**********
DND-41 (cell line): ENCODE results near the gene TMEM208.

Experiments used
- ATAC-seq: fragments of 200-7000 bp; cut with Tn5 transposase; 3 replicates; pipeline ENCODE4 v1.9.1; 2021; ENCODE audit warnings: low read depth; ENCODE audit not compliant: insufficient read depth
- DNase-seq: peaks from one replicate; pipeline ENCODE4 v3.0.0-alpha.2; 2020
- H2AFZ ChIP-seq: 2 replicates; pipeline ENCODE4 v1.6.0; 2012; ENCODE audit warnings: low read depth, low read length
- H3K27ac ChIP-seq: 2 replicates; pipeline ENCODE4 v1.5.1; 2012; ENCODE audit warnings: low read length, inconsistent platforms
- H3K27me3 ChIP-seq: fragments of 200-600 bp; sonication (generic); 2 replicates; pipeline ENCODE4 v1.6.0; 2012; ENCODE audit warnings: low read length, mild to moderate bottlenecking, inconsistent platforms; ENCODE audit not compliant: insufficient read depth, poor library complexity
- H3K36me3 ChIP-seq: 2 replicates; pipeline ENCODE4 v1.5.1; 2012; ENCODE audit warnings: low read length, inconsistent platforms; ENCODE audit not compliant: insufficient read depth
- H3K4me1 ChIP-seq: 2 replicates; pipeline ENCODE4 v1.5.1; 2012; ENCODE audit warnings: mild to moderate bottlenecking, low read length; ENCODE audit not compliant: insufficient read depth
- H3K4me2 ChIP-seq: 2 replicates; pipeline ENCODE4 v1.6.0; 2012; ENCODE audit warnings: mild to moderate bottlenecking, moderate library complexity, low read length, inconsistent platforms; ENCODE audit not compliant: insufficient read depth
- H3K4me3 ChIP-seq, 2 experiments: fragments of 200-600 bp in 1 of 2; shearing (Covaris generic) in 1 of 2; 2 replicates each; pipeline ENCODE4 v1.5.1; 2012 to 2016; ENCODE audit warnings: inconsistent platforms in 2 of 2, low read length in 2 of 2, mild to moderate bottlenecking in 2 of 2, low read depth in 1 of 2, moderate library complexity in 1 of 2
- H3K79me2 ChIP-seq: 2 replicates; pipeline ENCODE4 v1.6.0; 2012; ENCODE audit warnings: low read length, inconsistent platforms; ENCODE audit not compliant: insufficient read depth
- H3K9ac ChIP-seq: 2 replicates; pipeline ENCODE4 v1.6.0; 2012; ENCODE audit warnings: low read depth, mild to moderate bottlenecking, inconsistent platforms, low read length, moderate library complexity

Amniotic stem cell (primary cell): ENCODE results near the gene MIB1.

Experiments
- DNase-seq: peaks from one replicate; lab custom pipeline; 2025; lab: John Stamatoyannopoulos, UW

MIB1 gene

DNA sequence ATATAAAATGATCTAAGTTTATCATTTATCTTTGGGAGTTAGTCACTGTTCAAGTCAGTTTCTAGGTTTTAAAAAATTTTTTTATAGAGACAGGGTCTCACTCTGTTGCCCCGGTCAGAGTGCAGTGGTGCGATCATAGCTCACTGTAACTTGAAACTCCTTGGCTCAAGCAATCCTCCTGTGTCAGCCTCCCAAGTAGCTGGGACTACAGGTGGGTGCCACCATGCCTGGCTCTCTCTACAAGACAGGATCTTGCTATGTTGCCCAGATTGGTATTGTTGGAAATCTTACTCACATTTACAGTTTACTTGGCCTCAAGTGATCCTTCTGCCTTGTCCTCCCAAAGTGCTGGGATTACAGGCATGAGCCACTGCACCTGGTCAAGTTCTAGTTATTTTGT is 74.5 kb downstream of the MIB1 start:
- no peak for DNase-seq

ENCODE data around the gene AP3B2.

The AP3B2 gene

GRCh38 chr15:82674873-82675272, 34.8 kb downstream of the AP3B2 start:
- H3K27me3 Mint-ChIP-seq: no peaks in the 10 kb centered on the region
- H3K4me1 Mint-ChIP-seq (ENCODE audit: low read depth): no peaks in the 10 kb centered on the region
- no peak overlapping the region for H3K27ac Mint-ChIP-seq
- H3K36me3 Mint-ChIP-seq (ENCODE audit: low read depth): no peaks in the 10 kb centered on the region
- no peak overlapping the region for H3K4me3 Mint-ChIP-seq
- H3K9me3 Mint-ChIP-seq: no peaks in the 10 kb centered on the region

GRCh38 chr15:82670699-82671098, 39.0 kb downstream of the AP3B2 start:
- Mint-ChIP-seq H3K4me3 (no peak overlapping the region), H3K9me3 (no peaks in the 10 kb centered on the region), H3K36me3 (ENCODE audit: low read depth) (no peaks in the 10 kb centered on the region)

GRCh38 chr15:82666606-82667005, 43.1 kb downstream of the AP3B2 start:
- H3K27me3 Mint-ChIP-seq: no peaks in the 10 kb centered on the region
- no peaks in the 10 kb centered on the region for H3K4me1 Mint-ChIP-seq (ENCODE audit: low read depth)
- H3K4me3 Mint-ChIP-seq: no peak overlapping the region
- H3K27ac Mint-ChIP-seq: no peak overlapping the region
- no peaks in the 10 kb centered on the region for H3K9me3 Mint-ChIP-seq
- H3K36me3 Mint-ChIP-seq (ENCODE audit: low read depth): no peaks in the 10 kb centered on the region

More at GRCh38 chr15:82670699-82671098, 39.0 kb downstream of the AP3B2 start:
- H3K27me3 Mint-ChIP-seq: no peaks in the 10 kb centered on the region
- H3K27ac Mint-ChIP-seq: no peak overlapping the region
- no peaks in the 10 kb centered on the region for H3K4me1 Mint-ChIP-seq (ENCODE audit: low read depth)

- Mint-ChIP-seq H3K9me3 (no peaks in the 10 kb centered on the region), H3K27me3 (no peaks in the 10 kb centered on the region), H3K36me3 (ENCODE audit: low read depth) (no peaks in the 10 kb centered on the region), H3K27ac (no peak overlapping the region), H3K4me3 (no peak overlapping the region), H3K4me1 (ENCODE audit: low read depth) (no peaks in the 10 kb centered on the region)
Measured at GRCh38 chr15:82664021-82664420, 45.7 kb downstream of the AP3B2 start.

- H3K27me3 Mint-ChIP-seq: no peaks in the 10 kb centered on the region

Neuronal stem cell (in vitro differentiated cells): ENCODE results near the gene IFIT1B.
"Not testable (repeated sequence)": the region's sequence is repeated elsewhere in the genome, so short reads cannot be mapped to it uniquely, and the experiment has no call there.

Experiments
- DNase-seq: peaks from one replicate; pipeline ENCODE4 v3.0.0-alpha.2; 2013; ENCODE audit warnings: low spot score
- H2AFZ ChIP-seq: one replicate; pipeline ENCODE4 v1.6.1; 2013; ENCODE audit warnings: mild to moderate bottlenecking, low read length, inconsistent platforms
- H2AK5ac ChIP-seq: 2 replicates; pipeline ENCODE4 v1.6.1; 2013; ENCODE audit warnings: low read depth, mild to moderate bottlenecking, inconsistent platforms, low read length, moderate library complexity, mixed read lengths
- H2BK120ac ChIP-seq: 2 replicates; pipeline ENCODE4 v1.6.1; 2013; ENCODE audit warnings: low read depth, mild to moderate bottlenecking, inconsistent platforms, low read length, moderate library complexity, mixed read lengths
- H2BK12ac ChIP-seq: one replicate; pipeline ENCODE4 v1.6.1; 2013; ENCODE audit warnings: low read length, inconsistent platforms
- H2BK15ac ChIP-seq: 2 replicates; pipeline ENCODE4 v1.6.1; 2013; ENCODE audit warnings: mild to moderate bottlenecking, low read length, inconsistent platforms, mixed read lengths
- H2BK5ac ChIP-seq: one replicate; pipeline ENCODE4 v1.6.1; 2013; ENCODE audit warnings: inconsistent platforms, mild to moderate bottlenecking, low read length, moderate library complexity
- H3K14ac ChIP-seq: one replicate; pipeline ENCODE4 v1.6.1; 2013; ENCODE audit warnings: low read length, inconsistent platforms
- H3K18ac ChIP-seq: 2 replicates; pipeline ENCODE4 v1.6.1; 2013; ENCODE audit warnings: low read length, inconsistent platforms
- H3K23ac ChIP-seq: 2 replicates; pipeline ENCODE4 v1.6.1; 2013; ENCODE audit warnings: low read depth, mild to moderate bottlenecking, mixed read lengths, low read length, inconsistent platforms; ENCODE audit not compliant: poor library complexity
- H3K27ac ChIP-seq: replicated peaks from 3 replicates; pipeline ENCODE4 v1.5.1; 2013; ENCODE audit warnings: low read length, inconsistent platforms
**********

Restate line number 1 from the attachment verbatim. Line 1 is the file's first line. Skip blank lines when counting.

DND-41 (cell line): ENCODE results near the gene TMEM208.